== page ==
- Given the fact that Abraham had previously experienced a visit of this nature, this is a plausible scenario.
- According to Hebrews 6:20, “has been elevated to the position of perpetual high priest in the order of Melchizedek.” Ordinarily, the termorder would be used to describe a succession of priests who held the position.
As a result, He is the only one who has the authority to establish “order.” Melchizedek, according to Hebrews 7:3, was “without father or mother, without ancestry, without beginning of days or end of life, resembling the Son of God, he remains a priest forever,” implying that he had no biological parents or ancestors.
- If the description in Hebrews is taken literally, it is difficult to see how it could be applied to anybody else other than the Lord Jesus Christ in its entirety.
- According to the interpretation of Genesis 14, God the Son appeared to Abraham to offer him His blessing (Genesis 14:17–19), appearing as the King of Righteousness (Revelation 19:11,16), the King of Peace (Isaiah 9:6), and the Mediator between God and Man (Isaiah 9:6).
- If Melchizedek’s description is metaphorical, then the specifics about him having no ancestry, no origin or end, and a never-ending ministry are just words intended to emphasize the enigmatic character of the person who met Abraham, rather than a literal depiction.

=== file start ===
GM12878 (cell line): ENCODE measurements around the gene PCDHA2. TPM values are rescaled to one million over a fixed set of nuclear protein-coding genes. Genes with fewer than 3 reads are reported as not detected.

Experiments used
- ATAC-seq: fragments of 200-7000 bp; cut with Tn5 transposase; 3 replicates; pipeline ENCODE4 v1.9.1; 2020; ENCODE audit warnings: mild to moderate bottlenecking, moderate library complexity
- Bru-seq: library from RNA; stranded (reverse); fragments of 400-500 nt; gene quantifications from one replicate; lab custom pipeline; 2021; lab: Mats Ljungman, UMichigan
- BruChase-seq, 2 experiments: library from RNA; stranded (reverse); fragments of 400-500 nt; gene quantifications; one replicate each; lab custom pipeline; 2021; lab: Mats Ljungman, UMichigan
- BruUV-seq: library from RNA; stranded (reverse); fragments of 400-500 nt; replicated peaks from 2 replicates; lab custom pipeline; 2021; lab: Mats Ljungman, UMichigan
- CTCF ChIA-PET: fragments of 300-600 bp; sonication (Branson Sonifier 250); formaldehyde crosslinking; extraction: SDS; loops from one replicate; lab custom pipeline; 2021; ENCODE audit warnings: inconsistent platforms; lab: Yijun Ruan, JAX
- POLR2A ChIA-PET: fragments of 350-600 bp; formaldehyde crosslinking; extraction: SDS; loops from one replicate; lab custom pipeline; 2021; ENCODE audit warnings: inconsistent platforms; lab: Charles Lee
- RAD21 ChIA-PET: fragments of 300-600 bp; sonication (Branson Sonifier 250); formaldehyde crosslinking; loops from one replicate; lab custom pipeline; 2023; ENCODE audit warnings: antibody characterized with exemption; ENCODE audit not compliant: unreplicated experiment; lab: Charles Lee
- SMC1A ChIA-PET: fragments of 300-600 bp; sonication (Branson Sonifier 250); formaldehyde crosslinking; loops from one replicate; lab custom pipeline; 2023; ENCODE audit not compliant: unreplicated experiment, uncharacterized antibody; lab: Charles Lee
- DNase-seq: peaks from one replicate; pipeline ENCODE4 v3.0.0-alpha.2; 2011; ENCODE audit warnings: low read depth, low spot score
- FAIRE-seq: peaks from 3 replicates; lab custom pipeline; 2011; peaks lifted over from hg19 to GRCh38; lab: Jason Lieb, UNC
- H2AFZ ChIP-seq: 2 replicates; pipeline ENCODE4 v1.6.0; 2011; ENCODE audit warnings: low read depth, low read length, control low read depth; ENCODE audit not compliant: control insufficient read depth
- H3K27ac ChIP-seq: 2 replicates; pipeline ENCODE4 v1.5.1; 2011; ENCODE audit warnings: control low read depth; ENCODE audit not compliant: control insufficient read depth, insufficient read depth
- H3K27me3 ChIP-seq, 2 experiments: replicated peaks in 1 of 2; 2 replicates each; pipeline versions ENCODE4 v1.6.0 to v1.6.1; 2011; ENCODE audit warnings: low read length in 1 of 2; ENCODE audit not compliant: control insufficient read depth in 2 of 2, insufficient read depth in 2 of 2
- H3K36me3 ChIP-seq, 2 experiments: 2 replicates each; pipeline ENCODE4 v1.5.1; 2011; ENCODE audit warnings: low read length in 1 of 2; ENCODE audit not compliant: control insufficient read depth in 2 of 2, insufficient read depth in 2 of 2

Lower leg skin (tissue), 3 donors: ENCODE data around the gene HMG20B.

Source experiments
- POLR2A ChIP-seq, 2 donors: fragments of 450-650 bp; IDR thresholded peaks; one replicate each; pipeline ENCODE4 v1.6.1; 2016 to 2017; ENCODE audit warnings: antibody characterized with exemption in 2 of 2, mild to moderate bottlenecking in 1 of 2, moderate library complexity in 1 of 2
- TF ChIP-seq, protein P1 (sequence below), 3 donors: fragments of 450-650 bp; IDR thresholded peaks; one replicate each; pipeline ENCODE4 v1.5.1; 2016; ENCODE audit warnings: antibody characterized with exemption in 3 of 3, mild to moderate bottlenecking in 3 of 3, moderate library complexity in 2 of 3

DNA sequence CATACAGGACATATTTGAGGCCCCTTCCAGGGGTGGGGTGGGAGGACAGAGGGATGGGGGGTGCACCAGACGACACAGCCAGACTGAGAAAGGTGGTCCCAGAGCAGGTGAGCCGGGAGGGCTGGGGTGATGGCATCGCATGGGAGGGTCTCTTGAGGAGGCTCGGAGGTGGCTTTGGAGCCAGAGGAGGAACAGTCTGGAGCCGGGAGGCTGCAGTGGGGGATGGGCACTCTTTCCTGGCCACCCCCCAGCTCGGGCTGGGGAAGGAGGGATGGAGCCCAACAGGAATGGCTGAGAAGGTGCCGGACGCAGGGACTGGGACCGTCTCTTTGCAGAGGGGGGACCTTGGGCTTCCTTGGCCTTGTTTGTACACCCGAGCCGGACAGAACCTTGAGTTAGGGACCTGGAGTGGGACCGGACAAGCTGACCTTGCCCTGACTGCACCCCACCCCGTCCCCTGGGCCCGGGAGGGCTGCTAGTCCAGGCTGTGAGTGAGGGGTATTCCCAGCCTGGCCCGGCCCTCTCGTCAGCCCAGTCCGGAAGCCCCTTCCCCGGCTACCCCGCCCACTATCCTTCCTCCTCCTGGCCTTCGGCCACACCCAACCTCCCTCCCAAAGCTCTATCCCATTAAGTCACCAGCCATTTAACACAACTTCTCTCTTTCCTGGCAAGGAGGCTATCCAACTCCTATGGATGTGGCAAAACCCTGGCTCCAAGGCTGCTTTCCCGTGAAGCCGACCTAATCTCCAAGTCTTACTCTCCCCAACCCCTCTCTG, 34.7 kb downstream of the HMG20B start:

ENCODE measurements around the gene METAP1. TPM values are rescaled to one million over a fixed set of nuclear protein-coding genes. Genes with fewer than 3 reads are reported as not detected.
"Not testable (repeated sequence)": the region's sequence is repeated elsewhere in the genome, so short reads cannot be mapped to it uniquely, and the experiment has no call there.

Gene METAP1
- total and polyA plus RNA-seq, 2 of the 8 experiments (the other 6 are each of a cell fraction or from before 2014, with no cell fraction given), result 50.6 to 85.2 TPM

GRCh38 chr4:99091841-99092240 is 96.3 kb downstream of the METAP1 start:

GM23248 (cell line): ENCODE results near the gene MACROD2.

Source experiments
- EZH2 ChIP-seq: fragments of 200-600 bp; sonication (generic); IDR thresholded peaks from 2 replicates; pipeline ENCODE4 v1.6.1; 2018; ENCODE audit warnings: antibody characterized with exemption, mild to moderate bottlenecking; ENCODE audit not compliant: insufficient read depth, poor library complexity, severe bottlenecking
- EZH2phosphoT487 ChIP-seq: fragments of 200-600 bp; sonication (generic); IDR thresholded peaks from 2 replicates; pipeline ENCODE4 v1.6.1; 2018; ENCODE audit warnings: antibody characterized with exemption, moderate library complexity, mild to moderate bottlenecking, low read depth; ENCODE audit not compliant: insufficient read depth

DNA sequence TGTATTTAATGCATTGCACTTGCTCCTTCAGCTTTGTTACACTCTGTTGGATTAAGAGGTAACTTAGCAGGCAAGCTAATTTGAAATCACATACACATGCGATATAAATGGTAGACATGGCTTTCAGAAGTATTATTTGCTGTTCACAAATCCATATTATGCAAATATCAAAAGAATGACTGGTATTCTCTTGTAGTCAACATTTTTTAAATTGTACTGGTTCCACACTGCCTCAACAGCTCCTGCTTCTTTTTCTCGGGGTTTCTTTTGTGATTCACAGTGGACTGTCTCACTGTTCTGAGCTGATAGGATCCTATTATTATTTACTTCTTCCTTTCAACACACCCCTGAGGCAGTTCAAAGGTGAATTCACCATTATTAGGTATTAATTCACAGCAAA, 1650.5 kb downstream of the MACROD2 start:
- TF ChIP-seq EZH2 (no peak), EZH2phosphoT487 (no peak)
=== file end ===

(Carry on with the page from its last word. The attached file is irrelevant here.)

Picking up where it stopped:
- Is Melchizedek and Jesus the same person or two different people?
- The figure of Melchizedek is, at the absolute least, a pattern of Christ, prefiguring the Lord’s ministry.
However, it is probable that Abraham, after a long and exhausting war, came face to face with and honored the Lord Jesus Christ Himself. Go back to the page with all of the Bible questions. Who was Melchizedek, and what was his significance?
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Who Was the Mysterious Melchizedek in the Bible?
For ages, religious philosophers and historians have been attracted (and perplexed) by the fascinating biblical character of Melchizedek, whose identity remains a mystery. He makes a brief but significant appearance in Genesis — the first book of the Hebrew Bible (known to Christians as the Old Testament) — when he blesses the patriarch Abram and is introduced as the “priest of the Most High God,” a title that he retains throughout the rest of the book. A variety of Jewish factions and early Christians derived their own divergent views of who Melchizedek was and what he signified from that one reference.
- Melchizedek, on the other hand, was considered a “type” or predecessor of Jesus Christ by early Christians since they both gained power from an everlasting and greater priesthood, which was shared by both.
- Who was the actual Melchizedek, and what was his story?
- He does not claim to be the “son of” anybody.
- However, studying the many interpretations and reinterpretations of the meaning of Melchizedek throughout history is both intriguing and educational.
Melchizedek Makes His Only Appearance
The book of Genesis 14 begins with a tale of conflict. King Kedorlaomer of Elam ruled over a swath of cities, including Sodom and Gomorrah, and was known as the “King of the Cities.” Eventually, after 12 years of service, there was an insurrection, which Kedorlaomer put down quickly and ruthlessly, capturing captives and loot from the rebellious cities in the process. Lot, the nephew of “Abram the Hebrew,” was one of those taken prisoner, according to the book of Genesis 14. Because he had not yet entered into a covenant with God, Abram was not yet known as Abraham at this time in the tale.